This morning I read an article concerning feral cats in Pontiac County, Illinois. Feral cats are a huge concern for many communities throughout the U.S. Efforts to help combat exploding feral cat populations are quite costly for local governments and also costly for our environment. Anyone who works for a pet shelter/humane society is usually pretty passionate about this issue.
To learn more about feral cats I really suggest visiting the Feral Cats Blog by Barb from AnimalResources. It lists ways to help, what cities are doing, what problems feral cats cause, no kill solutions and so on.
Like many counties, Pontiac County is partnering with there local humane society to catch feral cats, spay or neuter and then release them. This county, like many others, has no other choice but to foot the bill for each procedure.
“Mayor Scott McCoy said a rough estimate would be $15,000 to $20,000 a year for what he termed a “pilot program” to reduce the feral cat population in the city. But in the coming years, the cost should drop because the population should drop, McCoy said.”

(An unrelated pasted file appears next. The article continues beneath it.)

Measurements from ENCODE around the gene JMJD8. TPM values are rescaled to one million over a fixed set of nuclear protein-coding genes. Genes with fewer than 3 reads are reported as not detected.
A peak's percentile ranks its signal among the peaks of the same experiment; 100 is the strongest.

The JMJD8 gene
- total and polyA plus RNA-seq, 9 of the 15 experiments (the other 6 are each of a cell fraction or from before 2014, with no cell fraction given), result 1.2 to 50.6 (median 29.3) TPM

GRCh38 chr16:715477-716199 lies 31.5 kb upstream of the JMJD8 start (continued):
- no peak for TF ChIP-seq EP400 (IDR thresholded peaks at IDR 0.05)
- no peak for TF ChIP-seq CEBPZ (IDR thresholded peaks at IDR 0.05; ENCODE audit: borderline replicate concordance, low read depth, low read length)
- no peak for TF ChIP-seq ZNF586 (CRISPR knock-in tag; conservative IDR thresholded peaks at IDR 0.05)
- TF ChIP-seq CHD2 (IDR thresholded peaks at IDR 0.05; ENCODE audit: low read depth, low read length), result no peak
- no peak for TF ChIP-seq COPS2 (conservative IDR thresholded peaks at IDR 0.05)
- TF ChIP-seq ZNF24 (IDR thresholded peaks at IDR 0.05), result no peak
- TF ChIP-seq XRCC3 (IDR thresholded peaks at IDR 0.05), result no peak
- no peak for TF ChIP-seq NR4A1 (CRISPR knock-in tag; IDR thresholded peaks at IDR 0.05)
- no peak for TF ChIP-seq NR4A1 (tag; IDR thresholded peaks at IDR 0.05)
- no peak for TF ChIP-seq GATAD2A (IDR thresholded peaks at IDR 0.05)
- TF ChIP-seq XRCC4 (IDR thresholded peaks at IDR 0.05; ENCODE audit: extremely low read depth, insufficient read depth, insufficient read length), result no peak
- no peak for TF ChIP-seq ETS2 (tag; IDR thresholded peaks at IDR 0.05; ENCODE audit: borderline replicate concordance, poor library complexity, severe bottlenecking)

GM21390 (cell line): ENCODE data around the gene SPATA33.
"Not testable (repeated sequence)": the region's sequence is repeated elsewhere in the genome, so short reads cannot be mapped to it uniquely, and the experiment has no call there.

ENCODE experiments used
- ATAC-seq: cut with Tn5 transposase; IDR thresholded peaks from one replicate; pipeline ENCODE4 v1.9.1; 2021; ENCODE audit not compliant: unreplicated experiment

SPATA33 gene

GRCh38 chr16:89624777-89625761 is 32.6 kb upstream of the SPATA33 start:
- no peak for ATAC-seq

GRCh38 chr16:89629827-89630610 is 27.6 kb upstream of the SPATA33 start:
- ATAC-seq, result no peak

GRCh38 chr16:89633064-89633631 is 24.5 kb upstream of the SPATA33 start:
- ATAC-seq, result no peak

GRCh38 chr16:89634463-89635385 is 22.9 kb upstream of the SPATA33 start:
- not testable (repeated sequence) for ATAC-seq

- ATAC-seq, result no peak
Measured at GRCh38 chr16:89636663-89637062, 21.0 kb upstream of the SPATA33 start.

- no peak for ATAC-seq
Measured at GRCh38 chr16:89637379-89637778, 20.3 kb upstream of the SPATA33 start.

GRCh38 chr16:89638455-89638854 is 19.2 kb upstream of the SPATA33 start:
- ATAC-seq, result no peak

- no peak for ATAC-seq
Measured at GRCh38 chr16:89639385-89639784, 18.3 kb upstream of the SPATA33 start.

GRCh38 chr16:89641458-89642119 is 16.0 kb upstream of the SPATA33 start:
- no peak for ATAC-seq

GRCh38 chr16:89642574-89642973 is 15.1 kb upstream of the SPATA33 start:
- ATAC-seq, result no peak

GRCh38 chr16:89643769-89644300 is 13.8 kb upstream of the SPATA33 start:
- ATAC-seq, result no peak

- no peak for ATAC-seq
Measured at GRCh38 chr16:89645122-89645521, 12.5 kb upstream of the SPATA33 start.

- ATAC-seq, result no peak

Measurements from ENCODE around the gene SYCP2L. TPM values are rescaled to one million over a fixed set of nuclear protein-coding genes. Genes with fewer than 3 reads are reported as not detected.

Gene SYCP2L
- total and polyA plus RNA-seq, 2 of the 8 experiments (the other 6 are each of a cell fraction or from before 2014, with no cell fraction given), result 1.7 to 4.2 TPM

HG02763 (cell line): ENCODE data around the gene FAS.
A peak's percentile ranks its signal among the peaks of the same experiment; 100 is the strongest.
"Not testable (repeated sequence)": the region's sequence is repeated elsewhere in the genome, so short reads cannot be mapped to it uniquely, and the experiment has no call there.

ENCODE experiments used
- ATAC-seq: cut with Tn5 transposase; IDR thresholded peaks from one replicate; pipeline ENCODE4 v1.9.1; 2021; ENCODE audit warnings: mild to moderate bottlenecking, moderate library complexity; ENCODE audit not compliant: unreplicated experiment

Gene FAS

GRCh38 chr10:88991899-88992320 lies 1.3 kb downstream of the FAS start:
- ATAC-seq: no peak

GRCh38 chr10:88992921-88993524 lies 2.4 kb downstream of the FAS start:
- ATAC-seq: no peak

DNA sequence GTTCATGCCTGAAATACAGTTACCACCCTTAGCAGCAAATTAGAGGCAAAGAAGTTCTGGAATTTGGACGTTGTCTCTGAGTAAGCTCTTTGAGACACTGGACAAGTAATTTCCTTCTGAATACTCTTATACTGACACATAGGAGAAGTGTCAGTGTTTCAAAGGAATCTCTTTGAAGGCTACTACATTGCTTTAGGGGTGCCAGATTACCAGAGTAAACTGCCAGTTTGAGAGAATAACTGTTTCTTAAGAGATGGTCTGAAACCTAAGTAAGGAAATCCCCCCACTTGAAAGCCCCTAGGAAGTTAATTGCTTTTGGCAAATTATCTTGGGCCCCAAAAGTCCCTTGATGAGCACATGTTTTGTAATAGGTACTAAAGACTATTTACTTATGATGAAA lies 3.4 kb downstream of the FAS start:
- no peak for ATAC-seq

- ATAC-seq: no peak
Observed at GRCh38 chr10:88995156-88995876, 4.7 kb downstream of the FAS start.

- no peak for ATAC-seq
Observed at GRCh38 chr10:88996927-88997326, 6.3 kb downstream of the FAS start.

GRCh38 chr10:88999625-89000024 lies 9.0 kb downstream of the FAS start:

Generally feral cats do not make good pets. The humane and environmentally responsible thing to do is get them spayed/neutered. Eventually the number of feral cats will decrease. If you have a pack or even one feral cat in your neighborhood, you can do your part by asking your local pet shelter or humane society for a “catch and release trap.” Some organizations drop them off, but you might have to go pick it up. Once you catch the cat you can find an organization that will provide sterilization services at low cost. Some cities even have organizations that will perform this service free of charge. Once the operation is preformed the cat can be released back out into the wild.
California is proposing a Bill, “The Healthy Pets Act,” that would require all dog and cat owners in California to spay and neuter their pets by the time they are four months old. Some exceptions are written into the law (for example service dogs, pets that are too old or in poor health etc.).
Judie Mancuso, Campaign Director for the California Healthy Pets Coalition claims passage of the bill
“will save taxpayers millions of dollars and provide a humane alternative to euthanizing hundreds of thousands of unwanted animals who end up in local shelters”.
This bill is controversial but it does raise some interesting points and is drawing much needed attention to the issue. Here is a link listing some of the opposing views.
Wherever you stand on the issue you should:
1. Spay/neuter your own cat
2. Make people aware that it is NOT OK to abandon cats that they no longer want to care for.